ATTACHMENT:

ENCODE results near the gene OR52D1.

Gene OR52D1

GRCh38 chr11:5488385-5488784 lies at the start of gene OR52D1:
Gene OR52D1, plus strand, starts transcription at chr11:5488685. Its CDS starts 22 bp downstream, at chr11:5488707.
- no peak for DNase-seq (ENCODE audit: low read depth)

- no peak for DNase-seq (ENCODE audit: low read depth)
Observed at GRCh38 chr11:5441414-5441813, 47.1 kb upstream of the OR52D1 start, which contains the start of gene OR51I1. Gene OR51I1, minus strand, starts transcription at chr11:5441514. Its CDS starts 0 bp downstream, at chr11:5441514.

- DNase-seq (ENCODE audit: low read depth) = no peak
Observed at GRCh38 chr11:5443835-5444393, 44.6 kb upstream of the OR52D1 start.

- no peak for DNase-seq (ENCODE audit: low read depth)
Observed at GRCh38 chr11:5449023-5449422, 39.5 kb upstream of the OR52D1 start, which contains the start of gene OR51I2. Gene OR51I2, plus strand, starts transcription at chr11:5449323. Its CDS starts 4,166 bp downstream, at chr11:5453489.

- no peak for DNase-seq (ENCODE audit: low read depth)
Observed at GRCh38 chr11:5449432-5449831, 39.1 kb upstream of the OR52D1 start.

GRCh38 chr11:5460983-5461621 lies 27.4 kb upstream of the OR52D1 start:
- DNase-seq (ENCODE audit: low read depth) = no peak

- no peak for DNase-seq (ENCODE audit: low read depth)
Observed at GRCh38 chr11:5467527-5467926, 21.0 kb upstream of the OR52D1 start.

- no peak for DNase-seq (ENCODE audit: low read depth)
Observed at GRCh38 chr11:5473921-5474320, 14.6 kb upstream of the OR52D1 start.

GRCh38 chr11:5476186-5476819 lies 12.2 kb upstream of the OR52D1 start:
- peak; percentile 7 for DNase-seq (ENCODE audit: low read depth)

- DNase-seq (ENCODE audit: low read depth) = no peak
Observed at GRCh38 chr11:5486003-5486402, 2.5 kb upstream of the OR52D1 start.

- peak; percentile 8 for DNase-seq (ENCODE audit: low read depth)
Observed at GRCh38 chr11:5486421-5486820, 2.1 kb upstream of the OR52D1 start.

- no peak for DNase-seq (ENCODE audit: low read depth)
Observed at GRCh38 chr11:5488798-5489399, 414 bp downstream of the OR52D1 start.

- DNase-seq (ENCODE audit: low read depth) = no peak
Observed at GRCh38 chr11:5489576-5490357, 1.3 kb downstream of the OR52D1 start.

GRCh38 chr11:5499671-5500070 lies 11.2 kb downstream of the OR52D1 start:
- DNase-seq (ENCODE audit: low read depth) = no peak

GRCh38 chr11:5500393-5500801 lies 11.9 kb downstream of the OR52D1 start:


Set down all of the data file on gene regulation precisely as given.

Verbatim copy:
ENCODE results near the gene OR52D1.

Gene OR52D1

GRCh38 chr11:5488385-5488784 lies at the start of gene OR52D1:
Gene OR52D1, plus strand, starts transcription at chr11:5488685. Its CDS starts 22 bp downstream, at chr11:5488707.
- no peak for DNase-seq (ENCODE audit: low read depth)

- no peak for DNase-seq (ENCODE audit: low read depth)
Observed at GRCh38 chr11:5441414-5441813, 47.1 kb upstream of the OR52D1 start, which contains the start of gene OR51I1. Gene OR51I1, minus strand, starts transcription at chr11:5441514. Its CDS starts 0 bp downstream, at chr11:5441514.

- DNase-seq (ENCODE audit: low read depth) = no peak
Observed at GRCh38 chr11:5443835-5444393, 44.6 kb upstream of the OR52D1 start.

- no peak for DNase-seq (ENCODE audit: low read depth)
Observed at GRCh38 chr11:5449023-5449422, 39.5 kb upstream of the OR52D1 start, which contains the start of gene OR51I2. Gene OR51I2, plus strand, starts transcription at chr11:5449323. Its CDS starts 4,166 bp downstream, at chr11:5453489.

- no peak for DNase-seq (ENCODE audit: low read depth)
Observed at GRCh38 chr11:5449432-5449831, 39.1 kb upstream of the OR52D1 start.

GRCh38 chr11:5460983-5461621 lies 27.4 kb upstream of the OR52D1 start:
- DNase-seq (ENCODE audit: low read depth) = no peak

- no peak for DNase-seq (ENCODE audit: low read depth)
Observed at GRCh38 chr11:5467527-5467926, 21.0 kb upstream of the OR52D1 start.

- no peak for DNase-seq (ENCODE audit: low read depth)
Observed at GRCh38 chr11:5473921-5474320, 14.6 kb upstream of the OR52D1 start.

GRCh38 chr11:5476186-5476819 lies 12.2 kb upstream of the OR52D1 start:
- peak; percentile 7 for DNase-seq (ENCODE audit: low read depth)

- DNase-seq (ENCODE audit: low read depth) = no peak
Observed at GRCh38 chr11:5486003-5486402, 2.5 kb upstream of the OR52D1 start.

- peak; percentile 8 for DNase-seq (ENCODE audit: low read depth)
Observed at GRCh38 chr11:5486421-5486820, 2.1 kb upstream of the OR52D1 start.

- no peak for DNase-seq (ENCODE audit: low read depth)
Observed at GRCh38 chr11:5488798-5489399, 414 bp downstream of the OR52D1 start.

- DNase-seq (ENCODE audit: low read depth) = no peak
Observed at GRCh38 chr11:5489576-5490357, 1.3 kb downstream of the OR52D1 start.

GRCh38 chr11:5499671-5500070 lies 11.2 kb downstream of the OR52D1 start:
- DNase-seq (ENCODE audit: low read depth) = no peak

GRCh38 chr11:5500393-5500801 lies 11.9 kb downstream of the OR52D1 start: